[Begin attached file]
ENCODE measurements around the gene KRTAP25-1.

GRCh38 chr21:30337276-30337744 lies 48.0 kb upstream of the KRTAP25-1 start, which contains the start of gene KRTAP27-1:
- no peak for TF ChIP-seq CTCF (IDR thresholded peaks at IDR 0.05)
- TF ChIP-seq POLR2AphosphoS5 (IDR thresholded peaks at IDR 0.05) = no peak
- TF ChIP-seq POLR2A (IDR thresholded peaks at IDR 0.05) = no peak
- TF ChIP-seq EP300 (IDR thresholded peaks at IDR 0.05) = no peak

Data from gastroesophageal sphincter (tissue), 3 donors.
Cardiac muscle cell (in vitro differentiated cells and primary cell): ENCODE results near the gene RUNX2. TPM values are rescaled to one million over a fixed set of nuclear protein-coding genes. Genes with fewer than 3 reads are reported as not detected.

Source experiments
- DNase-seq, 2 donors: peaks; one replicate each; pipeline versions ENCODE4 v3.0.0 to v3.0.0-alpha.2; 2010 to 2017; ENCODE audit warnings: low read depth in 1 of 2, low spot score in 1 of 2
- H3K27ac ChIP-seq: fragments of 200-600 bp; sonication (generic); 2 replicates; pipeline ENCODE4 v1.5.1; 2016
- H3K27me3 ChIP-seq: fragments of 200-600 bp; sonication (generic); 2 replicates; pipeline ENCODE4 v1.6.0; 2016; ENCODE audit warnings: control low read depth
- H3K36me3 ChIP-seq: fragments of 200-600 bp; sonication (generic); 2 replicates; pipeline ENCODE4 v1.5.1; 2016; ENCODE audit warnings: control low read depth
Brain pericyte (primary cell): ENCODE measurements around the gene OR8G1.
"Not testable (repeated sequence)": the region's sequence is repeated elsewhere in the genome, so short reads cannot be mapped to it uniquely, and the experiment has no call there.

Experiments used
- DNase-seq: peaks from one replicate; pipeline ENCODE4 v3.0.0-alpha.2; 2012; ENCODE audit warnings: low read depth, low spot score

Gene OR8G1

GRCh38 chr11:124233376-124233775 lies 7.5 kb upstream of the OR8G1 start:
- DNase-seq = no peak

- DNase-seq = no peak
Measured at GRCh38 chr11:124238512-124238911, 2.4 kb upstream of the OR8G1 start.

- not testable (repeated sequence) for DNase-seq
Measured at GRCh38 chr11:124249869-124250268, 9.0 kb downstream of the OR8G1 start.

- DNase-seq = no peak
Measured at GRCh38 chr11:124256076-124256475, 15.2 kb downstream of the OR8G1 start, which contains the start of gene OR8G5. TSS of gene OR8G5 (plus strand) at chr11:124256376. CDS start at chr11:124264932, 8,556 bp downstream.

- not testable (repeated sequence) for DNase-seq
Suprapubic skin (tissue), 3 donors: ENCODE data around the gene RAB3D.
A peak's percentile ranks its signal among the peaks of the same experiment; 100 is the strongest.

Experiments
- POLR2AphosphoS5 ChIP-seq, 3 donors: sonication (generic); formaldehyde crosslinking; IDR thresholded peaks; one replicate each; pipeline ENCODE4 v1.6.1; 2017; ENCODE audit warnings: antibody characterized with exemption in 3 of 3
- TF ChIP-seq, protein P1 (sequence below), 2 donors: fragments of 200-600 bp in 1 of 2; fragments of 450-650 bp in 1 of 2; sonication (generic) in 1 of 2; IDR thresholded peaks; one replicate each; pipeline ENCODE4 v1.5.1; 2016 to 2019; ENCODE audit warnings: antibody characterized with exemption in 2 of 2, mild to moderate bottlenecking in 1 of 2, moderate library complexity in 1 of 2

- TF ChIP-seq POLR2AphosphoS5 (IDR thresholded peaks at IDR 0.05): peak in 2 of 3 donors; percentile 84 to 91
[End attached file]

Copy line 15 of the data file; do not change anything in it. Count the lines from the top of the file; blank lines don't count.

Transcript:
"Not testable (repeated sequence)": the region's sequence is repeated elsewhere in the genome, so short reads cannot be mapped to it uniquely, and the experiment has no call there.